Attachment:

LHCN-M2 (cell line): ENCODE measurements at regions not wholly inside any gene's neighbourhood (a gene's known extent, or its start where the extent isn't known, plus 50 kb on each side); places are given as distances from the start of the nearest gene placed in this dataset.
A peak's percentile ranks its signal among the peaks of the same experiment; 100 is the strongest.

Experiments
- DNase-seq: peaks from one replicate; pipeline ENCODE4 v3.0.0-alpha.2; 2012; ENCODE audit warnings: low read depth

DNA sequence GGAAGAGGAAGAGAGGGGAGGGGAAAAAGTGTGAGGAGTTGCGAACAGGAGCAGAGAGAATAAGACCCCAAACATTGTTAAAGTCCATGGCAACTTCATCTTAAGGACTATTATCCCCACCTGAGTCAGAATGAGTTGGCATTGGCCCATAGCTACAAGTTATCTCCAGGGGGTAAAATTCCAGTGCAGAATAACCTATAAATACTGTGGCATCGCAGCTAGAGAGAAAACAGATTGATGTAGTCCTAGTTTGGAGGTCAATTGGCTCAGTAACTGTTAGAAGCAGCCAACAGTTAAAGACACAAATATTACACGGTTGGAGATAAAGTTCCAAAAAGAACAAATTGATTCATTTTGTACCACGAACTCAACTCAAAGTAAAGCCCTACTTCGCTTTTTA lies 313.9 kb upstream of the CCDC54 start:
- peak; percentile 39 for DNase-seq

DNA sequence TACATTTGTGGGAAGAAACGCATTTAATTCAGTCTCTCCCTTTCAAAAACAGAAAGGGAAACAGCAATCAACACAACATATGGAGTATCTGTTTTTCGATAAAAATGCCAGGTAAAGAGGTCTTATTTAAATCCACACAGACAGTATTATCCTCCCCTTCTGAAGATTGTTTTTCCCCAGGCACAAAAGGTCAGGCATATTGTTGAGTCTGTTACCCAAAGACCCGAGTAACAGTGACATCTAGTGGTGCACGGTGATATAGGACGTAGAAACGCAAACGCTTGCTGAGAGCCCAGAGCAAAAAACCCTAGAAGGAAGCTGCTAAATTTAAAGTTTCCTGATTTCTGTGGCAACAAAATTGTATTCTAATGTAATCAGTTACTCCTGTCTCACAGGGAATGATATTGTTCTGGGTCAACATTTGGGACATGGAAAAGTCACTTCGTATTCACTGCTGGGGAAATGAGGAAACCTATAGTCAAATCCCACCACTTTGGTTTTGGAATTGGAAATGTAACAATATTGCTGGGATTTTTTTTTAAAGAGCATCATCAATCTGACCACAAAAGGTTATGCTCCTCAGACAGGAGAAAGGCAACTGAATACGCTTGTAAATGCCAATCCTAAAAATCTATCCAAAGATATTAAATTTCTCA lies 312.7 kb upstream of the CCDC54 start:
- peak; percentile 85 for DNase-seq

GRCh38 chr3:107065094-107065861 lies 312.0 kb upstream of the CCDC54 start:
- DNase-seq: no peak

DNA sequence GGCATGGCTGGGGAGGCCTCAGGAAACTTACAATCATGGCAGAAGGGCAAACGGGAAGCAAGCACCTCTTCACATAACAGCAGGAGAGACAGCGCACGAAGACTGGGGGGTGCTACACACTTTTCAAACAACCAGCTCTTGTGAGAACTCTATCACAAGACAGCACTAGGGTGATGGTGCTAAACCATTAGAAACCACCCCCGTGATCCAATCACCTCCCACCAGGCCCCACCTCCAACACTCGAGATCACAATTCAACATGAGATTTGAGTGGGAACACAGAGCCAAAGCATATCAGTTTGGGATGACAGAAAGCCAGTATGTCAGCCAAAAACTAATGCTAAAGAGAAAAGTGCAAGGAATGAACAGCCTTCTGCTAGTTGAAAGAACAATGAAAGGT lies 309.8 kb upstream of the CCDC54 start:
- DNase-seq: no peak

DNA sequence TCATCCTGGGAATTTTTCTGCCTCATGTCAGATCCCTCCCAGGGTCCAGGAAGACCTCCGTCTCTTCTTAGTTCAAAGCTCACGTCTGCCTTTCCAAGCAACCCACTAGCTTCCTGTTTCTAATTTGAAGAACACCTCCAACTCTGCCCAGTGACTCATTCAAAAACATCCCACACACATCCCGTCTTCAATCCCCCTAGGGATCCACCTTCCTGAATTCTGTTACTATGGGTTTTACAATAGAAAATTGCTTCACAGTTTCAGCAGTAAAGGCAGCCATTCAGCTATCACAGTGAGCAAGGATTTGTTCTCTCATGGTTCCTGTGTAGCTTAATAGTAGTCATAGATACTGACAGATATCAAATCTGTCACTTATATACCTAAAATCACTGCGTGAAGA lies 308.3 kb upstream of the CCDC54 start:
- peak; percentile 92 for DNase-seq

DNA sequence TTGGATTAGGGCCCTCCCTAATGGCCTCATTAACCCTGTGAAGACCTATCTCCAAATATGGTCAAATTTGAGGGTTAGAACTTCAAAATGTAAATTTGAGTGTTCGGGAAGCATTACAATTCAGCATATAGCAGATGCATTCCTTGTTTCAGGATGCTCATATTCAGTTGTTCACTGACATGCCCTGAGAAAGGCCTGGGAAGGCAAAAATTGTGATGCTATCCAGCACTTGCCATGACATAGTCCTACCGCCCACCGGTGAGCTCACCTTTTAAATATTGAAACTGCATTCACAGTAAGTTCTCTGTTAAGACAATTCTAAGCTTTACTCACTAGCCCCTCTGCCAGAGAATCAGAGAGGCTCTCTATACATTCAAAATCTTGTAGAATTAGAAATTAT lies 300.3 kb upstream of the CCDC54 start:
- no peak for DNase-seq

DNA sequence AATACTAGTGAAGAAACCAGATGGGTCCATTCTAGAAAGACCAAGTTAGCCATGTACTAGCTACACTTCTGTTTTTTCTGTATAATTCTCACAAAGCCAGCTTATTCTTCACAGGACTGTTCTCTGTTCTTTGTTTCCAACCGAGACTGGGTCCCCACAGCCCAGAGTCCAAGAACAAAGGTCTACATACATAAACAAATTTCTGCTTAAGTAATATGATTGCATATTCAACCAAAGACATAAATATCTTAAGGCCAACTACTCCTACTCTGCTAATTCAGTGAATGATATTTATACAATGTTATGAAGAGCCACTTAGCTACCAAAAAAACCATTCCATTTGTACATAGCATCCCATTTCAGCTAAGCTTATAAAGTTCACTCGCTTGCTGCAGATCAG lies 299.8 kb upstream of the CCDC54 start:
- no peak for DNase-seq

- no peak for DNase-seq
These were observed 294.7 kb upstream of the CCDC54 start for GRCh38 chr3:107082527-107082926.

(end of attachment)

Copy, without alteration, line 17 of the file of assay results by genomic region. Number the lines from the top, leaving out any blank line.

DNA sequence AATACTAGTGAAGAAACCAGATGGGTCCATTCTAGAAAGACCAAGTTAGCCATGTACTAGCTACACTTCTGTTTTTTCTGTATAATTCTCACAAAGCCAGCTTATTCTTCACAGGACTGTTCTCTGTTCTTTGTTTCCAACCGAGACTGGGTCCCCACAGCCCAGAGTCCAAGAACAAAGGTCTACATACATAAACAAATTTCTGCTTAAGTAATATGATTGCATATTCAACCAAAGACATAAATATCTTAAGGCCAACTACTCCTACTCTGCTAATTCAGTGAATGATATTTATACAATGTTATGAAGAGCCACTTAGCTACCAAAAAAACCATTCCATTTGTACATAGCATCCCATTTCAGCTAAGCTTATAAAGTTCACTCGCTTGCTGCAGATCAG lies 299.8 kb upstream of the CCDC54 start: